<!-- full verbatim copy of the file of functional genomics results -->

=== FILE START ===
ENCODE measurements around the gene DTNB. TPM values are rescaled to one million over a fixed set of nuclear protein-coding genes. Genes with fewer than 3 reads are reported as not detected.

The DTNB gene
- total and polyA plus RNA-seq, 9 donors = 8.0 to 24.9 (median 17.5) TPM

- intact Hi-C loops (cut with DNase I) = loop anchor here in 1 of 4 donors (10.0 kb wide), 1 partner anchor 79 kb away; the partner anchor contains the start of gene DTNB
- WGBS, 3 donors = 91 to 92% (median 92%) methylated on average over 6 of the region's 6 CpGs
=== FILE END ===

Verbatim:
ENCODE measurements around the gene DTNB. TPM values are rescaled to one million over a fixed set of nuclear protein-coding genes. Genes with fewer than 3 reads are reported as not detected.

The DTNB gene
- total and polyA plus RNA-seq, 9 donors = 8.0 to 24.9 (median 17.5) TPM

- intact Hi-C loops (cut with DNase I) = loop anchor here in 1 of 4 donors (10.0 kb wide), 1 partner anchor 79 kb away; the partner anchor contains the start of gene DTNB
- WGBS, 3 donors = 91 to 92% (median 92%) methylated on average over 6 of the region's 6 CpGs